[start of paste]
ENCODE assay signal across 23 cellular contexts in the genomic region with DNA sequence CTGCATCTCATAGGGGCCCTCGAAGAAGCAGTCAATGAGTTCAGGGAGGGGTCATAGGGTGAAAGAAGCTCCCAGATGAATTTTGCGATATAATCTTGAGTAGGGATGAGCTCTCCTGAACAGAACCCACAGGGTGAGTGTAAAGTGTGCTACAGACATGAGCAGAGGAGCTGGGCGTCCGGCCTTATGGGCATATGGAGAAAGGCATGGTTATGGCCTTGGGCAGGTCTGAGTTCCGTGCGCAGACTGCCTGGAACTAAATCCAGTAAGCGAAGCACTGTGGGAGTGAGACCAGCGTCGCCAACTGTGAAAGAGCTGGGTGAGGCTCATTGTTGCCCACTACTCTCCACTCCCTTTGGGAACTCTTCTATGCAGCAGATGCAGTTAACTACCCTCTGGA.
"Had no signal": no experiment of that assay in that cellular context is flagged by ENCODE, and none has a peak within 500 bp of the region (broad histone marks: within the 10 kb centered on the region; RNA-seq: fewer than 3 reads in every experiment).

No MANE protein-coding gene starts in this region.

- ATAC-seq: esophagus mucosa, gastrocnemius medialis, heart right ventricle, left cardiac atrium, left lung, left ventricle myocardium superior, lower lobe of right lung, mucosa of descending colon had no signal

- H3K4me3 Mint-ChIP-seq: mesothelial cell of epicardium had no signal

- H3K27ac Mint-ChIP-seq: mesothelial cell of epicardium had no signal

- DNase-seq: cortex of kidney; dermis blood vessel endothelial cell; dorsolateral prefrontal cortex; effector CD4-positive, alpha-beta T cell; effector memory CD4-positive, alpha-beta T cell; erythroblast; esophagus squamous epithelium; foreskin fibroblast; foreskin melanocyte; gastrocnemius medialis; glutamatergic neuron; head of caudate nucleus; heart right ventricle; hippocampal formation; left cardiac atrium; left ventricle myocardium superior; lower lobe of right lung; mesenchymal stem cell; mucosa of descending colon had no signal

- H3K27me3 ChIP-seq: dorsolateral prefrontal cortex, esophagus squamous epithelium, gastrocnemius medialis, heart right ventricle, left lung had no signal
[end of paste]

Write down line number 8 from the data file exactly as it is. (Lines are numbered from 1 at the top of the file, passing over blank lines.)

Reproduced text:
- H3K27me3 ChIP-seq: dorsolateral prefrontal cortex, esophagus squamous epithelium, gastrocnemius medialis, heart right ventricle, left lung had no signal